Wednesday, August 08, 2007

here's to tiny revolutions (per second)

Witold Rybczynski's latest slideshow in Slate takes aim at neomodern prefabricated housing, with somewhat deadly aim. He makes the valid points that:

a. This has been attempted many times in the past, and
b. No attempt has ever really "revolutionized" domestic architecture.

Both of these things are undoubtedly true. From Lustron to Gropius, prefabrication has been part of the "future" of housing for a century now, and with seemingly little effect upon the vast majority of housing. This is not to say his thesis is perfect. For one, he makes a vastly misinformed case for manufactured (mobile) housing, one which I hope he reconsiders. He also shows us a spec house making extensive use of premanufactured components, and somehow manages to draw the obvious conclusion; that the changes that architects have been attempting to force are being slowly brought to bear by the market itself; prefabrication is now de rigeur for a lot of structure, sheathing, cladding, and even MEP systems, and seems be trending even further in that direction. It is my opinion that this is somewhat unavoidable; that in an age of advanced consumerism homes will become more product-like, a process that must take advantage of the fine tolerances and replicability of factory production. The role of architects in this case is to get on board before we become the rear guard; that is, embrace the ideals of the product world - branding, image, tactility, assembly-- in addition to those that we have been brought up to idealise - form, light, material, process. This may be a tiny revolution against what people have attempted in the past, but it is a significant one.

1 comment:

T said...

A critical and possibly obvious distinction between branded building materials or components and branded complete environments or buildings is that components, no matter how innovative, will consistently be arranged and assembled according to old notions of space and comfort. Maybe this is the most reasonable and careful route to the “future.” It is certainly the most fluid and it’s not as though one could realistically argue for its end.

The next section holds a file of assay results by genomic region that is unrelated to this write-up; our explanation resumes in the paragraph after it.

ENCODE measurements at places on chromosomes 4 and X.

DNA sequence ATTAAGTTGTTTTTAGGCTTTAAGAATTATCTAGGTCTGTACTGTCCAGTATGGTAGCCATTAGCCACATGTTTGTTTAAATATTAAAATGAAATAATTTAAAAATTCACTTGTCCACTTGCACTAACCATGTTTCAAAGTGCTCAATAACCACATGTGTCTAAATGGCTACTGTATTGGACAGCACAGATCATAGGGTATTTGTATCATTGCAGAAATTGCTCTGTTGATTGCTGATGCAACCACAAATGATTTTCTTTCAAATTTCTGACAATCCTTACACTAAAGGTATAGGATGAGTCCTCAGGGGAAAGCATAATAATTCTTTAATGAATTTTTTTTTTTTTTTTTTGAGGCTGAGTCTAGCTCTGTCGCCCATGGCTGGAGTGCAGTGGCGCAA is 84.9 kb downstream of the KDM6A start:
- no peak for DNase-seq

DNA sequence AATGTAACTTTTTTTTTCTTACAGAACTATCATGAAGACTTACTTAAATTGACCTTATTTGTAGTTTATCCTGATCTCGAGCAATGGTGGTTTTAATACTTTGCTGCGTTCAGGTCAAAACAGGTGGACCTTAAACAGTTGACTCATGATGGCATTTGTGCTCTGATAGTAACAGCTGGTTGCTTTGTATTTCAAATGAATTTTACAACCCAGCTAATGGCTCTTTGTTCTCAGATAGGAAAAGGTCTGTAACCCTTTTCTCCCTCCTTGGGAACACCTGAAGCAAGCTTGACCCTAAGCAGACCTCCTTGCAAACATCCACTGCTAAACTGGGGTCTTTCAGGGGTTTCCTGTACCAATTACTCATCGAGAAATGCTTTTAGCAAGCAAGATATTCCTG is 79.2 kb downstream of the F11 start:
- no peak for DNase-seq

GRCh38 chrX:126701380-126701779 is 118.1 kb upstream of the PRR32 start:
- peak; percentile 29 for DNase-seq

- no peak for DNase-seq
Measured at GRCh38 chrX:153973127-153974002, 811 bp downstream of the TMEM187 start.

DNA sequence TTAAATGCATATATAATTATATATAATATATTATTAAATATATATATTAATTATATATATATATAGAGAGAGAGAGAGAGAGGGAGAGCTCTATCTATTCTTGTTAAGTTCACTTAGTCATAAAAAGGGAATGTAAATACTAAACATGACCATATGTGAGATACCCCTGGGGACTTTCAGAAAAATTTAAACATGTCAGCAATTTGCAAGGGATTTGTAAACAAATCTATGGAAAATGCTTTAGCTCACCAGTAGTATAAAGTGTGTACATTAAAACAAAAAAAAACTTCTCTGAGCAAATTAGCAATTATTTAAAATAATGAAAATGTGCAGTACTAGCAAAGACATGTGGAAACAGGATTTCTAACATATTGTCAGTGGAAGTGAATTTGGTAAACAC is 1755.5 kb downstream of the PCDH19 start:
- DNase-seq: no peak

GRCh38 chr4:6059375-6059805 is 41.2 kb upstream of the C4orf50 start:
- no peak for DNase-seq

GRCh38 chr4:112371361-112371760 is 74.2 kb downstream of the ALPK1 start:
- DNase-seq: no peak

However, to submit completely to this kind of slow progress would, in fact, be a real break from history. It would also signal the validation of Tafuri’s grimmest assessment of the architect’s position in a capitalist society. The design of pre-fabricated homes as a supplement to the market’s new components has the potential to expand our ideas of home and even community at a broader scale than a new glazing system or refrigerator ever will. Without a comprehensive reexamination of pre-manufactured space, the use of new materials will effectively amount to “pimp my house.”

While new products represent technological advances, new product-houses represent the synthesis of this technological growth along with cultural shifts. No, the pre-manufactured home is not new, but its continued development cannot be seen as the mere prolongation of a fad or trend. It has become established as a component of our built environment and, therefore, deserves further investigations.

Furthermore, while the market does innovate, it will only ever innovate in ways that sustain the market. For this to be a critique with any merit, the architect must, of course, have real aspirations beyond the market. So with this important condition in place, an architect can offer new ways of constructing that move beyond what the consumer will have otherwise. This is not a denial of the aegis of the consumer over the built environment, but it serves to reaffirm and validate the accumulated knowledge and trained effort of the architect as designer.

Rybczynski's main point seems to be that today’s pre-fab homes are just too expensive. This may be true, but as with any modern product innovation, costs decrease with increased production and market driven competition. Today’s consumer also sets a higher hurdle for the design of his home. As income gaps grow and the cult of the wealthy is fueled by widespread media reassurance, the poorest American has higher or more pointed expectations of comfort. In a hyper-commercialized society such as ours we must recognize that change requires effort.